“Thirdly, when Duyster disappeared from the airwaves in 2015, we got moved to the 10 PM slot on Sunday night (Duyster was a popular radio show by Ayco Duyster and Eppo Janssens, but is now set to return next season, red.). That shift resulted in fewer listeners, less interactivity and less exposure in general. Finally, it became increasingly difficult to evolve over the years. We used to host live sessions with artists, but this became impossible for budgetary reasons. This gave us little room to make something special for the listener. I'm just someone who likes to move forward, standing still is not an option". 

I'm just someone who likes to move forward, standing still is not an option.

"In those 20 years at Studio Brussel, I felt so sorry to see so many legends leave. I always learned from these people, and they learned from me. Even when I wasn’t working there, I often swung by for a chat with the team. This exchange of ideas is something I duly missed at the station during the last few years. There used to be piles of music magazines, records and CDs. You could learn about new music just by walking around. I should have left a long time ago, but I always assumed change was possible. When the station rebranded itself last year, I saw some ambition to change something, but in my opinion, the radio fell back to the old format too quickly".

Are there any specific moments that will always stay with you?

"There are a lot of great moments to look back on after 20 years. I remember a show during which I got a phone call from my friend Flying Lotus, who wanted to come to the studio right away. I had to change my entire show on the spot, giving him a freestyle interview and guest DJ-set. The guest mixes by DJ Vadim, J-Rocc, Nosaj Thing, Ge-ology, The Gaslamp Killer, D-Styles and The Mixfitz are printed in my memory too, as are the live performances by Rejjie Snow, Opgezwolle, Typhoon, Great Minds, and so many others.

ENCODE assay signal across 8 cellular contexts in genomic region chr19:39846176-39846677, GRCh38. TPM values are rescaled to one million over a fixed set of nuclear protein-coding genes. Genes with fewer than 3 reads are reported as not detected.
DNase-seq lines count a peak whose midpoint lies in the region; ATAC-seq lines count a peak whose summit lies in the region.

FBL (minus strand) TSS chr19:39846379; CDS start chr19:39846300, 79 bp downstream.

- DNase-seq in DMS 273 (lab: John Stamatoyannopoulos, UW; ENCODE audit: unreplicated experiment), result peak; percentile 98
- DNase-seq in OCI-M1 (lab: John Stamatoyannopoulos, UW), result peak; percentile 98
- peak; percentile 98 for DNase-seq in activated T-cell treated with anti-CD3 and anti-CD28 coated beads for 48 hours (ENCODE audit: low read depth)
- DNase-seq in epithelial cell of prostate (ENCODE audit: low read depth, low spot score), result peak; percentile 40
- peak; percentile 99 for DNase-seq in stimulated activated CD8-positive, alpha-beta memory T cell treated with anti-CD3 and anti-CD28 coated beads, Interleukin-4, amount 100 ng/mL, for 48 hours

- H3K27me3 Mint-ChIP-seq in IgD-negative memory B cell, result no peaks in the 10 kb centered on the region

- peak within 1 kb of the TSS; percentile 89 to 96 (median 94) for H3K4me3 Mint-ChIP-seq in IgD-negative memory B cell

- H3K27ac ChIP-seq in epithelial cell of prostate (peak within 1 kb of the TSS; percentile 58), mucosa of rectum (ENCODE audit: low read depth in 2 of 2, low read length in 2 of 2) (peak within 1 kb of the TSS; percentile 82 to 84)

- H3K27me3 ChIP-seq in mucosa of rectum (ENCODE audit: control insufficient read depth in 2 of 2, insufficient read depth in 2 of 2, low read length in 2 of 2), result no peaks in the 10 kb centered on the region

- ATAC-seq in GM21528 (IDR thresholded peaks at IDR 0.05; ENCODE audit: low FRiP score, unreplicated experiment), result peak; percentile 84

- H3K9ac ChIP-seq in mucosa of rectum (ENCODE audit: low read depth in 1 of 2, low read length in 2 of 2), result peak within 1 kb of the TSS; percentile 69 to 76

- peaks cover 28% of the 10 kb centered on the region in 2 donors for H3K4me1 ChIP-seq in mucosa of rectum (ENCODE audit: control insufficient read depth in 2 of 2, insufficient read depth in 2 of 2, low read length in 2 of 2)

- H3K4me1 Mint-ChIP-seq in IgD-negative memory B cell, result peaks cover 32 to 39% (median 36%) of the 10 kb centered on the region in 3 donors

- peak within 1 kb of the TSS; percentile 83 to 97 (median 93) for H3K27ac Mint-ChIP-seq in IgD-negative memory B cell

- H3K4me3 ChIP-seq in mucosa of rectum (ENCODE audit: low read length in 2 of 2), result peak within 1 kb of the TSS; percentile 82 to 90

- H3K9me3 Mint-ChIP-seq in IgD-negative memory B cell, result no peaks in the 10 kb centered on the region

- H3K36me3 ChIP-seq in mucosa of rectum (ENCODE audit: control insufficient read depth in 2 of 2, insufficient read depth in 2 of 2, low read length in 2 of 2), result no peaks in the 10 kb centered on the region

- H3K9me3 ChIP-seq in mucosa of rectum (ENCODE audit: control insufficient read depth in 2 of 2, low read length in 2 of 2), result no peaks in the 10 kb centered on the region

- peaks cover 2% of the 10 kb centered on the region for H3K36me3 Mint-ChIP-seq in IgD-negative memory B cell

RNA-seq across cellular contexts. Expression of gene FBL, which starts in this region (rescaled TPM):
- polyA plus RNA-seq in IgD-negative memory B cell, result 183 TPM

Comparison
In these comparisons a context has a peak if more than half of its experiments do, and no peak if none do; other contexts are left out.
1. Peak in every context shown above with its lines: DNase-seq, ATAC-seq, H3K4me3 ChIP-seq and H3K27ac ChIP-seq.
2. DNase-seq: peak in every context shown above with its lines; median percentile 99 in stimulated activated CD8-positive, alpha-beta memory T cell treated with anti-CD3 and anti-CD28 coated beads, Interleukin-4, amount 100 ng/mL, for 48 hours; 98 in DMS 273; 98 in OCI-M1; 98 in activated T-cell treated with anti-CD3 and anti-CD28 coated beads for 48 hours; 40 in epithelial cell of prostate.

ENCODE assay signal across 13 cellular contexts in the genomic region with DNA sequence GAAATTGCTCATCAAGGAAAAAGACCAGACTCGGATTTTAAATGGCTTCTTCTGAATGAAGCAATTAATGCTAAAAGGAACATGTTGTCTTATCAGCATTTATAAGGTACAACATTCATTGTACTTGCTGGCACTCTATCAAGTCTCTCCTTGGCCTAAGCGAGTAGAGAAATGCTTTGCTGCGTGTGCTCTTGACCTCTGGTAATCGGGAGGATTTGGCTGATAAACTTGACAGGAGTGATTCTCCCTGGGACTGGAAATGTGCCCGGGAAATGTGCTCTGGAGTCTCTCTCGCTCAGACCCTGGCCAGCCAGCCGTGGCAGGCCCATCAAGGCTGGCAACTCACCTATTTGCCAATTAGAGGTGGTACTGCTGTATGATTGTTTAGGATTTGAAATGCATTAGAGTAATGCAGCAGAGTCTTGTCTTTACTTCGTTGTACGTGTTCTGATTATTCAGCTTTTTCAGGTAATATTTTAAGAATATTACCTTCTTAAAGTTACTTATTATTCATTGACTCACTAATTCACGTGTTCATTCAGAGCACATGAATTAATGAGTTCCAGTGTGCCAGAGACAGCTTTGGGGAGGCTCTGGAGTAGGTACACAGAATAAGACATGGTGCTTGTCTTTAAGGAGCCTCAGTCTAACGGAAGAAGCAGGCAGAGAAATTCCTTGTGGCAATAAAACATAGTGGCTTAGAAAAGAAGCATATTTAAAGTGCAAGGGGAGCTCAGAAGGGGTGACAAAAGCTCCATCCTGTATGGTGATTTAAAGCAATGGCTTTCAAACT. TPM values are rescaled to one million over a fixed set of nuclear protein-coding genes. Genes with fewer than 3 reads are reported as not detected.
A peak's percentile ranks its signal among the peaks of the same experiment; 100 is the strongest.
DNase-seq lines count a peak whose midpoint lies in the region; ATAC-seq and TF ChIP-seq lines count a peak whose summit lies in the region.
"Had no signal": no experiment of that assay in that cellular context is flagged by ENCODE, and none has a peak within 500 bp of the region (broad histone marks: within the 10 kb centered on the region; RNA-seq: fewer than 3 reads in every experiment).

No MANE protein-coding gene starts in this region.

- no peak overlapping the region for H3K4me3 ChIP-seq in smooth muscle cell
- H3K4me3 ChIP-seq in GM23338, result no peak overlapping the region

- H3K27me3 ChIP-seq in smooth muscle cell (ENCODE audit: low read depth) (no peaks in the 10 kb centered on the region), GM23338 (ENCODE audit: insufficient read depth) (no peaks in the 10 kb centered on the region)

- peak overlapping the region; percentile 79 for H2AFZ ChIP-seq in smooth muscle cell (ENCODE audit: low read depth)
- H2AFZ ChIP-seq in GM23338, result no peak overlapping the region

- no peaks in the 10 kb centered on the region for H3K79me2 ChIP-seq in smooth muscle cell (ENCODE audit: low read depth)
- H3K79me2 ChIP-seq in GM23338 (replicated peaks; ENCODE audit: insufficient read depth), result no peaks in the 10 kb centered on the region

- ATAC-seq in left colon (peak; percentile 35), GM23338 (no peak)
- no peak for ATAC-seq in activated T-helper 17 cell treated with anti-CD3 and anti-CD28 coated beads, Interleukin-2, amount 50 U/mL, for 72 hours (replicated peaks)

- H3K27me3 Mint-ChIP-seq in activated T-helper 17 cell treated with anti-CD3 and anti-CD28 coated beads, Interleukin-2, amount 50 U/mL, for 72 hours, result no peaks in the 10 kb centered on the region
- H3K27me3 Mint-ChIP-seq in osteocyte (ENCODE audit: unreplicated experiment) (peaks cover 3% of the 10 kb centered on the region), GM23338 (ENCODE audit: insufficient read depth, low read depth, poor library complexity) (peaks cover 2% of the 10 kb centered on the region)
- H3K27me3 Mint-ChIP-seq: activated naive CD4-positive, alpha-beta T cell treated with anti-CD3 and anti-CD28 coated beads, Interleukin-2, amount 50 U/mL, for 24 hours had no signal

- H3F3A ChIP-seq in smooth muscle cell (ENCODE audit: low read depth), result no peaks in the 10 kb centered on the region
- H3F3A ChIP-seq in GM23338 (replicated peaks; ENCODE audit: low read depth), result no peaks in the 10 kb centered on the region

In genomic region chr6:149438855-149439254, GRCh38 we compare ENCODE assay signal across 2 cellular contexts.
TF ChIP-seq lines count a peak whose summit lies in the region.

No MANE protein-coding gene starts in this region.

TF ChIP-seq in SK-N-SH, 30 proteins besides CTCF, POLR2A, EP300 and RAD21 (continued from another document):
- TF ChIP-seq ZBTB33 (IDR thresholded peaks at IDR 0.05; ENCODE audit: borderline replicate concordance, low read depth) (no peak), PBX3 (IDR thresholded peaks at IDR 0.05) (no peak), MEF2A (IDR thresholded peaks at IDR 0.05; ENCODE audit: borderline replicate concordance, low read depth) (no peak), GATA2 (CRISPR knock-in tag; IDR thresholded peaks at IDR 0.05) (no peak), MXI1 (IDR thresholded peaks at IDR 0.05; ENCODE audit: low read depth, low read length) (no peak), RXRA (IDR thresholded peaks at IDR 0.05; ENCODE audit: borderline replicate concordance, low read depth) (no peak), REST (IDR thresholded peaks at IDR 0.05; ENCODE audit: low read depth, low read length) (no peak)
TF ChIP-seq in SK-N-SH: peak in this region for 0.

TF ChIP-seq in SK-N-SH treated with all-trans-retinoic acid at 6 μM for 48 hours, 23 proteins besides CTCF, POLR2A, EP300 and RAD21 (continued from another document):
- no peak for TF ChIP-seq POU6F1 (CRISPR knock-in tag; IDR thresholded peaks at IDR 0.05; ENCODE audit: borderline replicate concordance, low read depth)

A special mention goes to all the Lefto XL sessions, which were special six-hour-long shows at night, and the 'Made In Belgium' live broadcasts from Ghent's Vooruit, where we gave up-and-coming talent a stage and radio exposure. Most people won't remember that Kirsten Lemaire started her Studio Brussel career with us. She formed a presentation duo with Gus; they had unforgettable sections like DE AGENDA, etc".

I'm never going to stop making radio. Promoting music remains my primary objective.

"I would like to thank all the artists for their contribution to the show; it would never have been the same without them. Krewcial, Gus and Kirsten Lemaire deserve the praise, as well as all the technicians behind the scenes who made sure our show was always on point".